Sunday, 31 March 2013

Thoughts on Boat Race Day

On the Oxford-Cambridge Boat Race day I am reminded of an illustrious family of CLOSEs who were very much involved in the Cambridge rowing scene in the 1870s, at least one of them taking part in every race between 1871 and 1877. 

The winning Cambridge crew in 1871 included John Brooks CLOSE (1850-1914) – later known as John B CLOSE-BROOKS. Cambridge triumphed again in 1872 when both John and his younger brother James Brooks CLOSE (1851-1910) were in the crew.  James retained the bow seat in the 1873 race, the year in which he was also President, and rowed at 3 in 1874.

In 1875 their younger brother William Brooks CLOSE (1853-1923) rowed for Cambridge – suffering their first defeat of the decade, but he enjoyed victory as a member of the 1876 crew, and also rowed in the famous dead-heat of 1877. For an account of what William did in later life, have a look at  and

The 1877 race didn’t mean the end of the CLOSE association with the light blues, since James coached many Cambridge crews and was an influential figure in Cambridge rowing for some years.  Quite a family!

Friday, 8 March 2013

Thomas Cameron Close of Middlesbrough

No hiding place in 1876 - even in Australia!

Thomas Cameron Close was the Borough Accountant for Middlesbrough Borough Council during the 1860s and early 1870s. He was married, and had 5 children born between 1862 and 1872. A number of discrepancies in the accounts were identified in December 1875, and Close was suspended from his duties.  A London firm of accountants was called in, and they found evidence of false accounting, fraud and forgery, concluding that a total of £2,403 18s 9d was missing.

Pursued by a dedicated police officer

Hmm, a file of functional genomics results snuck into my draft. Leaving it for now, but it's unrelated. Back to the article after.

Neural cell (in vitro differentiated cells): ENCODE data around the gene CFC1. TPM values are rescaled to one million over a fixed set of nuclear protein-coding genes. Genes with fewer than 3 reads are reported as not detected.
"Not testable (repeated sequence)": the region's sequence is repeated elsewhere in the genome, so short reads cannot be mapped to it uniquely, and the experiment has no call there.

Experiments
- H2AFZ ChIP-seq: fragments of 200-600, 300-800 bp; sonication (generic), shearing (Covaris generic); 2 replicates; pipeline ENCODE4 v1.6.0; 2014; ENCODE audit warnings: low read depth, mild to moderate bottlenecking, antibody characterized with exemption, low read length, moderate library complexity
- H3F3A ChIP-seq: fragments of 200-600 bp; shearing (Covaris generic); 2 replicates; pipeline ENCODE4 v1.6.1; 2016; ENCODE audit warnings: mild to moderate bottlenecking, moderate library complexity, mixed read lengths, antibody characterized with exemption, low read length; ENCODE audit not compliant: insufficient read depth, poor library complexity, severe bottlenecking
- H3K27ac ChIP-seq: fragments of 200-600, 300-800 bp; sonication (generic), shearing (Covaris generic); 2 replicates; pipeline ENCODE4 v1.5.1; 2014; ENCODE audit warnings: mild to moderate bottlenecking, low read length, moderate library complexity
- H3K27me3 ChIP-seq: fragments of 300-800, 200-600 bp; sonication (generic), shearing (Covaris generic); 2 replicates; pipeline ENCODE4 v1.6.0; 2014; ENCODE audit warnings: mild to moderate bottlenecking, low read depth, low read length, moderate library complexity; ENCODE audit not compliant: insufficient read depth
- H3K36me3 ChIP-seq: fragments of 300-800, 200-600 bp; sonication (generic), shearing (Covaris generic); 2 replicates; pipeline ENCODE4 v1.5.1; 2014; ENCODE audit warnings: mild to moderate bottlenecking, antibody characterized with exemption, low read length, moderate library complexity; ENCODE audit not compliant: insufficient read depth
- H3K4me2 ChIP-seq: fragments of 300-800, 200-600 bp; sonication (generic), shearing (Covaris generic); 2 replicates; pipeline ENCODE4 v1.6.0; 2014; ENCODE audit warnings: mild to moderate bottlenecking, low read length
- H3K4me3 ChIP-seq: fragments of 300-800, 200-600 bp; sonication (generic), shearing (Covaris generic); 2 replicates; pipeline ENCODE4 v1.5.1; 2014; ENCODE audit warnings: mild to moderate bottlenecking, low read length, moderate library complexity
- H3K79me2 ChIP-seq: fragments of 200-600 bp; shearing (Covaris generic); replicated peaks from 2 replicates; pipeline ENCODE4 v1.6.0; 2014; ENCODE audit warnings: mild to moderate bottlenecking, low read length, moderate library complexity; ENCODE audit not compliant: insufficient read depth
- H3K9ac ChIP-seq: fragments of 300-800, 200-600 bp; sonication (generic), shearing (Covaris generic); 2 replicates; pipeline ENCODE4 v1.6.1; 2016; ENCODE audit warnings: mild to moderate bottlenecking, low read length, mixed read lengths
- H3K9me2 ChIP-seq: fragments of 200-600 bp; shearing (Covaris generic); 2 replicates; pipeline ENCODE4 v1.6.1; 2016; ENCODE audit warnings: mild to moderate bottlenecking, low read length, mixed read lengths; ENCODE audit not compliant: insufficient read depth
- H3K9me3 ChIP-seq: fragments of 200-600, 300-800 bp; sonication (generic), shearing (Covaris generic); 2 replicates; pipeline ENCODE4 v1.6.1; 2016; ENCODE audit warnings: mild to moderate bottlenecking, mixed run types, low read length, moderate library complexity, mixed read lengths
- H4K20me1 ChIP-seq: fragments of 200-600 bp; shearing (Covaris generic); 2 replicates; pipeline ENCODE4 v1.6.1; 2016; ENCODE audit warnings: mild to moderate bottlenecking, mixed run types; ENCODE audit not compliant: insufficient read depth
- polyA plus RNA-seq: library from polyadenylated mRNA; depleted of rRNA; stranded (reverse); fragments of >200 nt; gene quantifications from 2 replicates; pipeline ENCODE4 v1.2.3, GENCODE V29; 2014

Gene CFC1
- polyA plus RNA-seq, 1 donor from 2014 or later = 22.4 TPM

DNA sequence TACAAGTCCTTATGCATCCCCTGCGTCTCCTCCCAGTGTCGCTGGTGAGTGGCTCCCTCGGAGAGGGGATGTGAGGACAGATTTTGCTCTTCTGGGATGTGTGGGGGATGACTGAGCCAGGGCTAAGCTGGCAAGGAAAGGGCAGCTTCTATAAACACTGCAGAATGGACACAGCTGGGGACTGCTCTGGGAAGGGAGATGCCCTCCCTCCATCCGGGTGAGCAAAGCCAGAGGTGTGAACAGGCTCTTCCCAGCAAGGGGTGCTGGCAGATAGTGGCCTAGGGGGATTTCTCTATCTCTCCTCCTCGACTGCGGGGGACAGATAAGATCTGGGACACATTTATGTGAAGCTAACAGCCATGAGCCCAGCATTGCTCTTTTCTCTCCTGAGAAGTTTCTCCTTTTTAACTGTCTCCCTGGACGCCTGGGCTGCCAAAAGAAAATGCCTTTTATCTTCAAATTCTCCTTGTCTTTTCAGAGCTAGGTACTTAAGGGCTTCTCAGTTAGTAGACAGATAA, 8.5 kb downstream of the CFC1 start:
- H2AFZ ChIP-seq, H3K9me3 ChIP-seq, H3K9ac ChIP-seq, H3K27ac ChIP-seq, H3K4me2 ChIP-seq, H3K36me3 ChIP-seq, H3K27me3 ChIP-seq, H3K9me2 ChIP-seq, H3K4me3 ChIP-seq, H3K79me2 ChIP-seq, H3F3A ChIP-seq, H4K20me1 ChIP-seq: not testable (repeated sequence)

In early January 1876 it was reported that Close had 'disappeared', and enquiries established that he and his family had sailed from the Thames in the Highflyer, a sailing ship bound for Australia. The Middlesbrough police were alerted, and Sgt. William Ashe (who was married, with two young daughters) was despatched by the Suez mail steamer in mid-February with an arrest warrant.  Being on a much faster vessel, Sgt. Ashe had hoped to reach Melbourne before Close.  However, a smallpox outbreak on board caused a 10-day delay at Point de Galle (modern-day Sri Lanka).

The Melbourne police had been alerted by telegraph to look out for Close and his family, and they were easily identified, even though they were travelling under the name of Gascoigne.  Two detectives were assigned to 'shepherd' Close until Sgt. Ashe arrived with the arrest warrant, which they successfully did without arousing his suspicions.

Melbourne: arrest of Close, generosity to the family

Sgt. Ashe found Thomas Cameron Close standing on Sandridge Pier, and although he at first insisted his name was Gascoigne, he subsequently admitted he was the former Borough Accountant of Middlesbrough and was jailed pending the issue of the governor's extradition order.  Thomas Cameron Close's wife Jane, two sons and three daughters were left to fend for themselves in Melbourne, and the Argus printed an appeal for funds to pay their fares back to England on the Hampshire - the ship in which the arrested embezzler was due to travel back with the intrepid Sgt. Ashe.  Over £134 was raised, and the grateful Close family was able to return to England, landing in Gravesend on 11 August 1876.  In all, Sgt. Ashe was away from his wife and family for five months on this assignment - now that's real dedication to duty! 

Brought to justice

The progress of the Hampshire and the ultimate return of the prisoner to Middlesbrough was reported in great detail in the British press, as was Close's trial for embezzlement and forgery in December 1876, and its eventual outcome - a guilty verdict reached by the jury in just 5 minutes.  Thomas Cameron Close was sentenced to five years' penal servitude.

Following Thomas Cameron Close's release from prison, he appeared with his wife and family once again in the 1881 census, and in the first quarter of 1882 his 6th and last daughter was born.  In both 1881 and 1891 he was still living in Middlesbrough and still described his occupation as 'accountant' - yet one has to wonder who would be willing to entrust their financial affairs into his hands after the events of 1875/6, which were undoubtedly common knowledge throughout the town.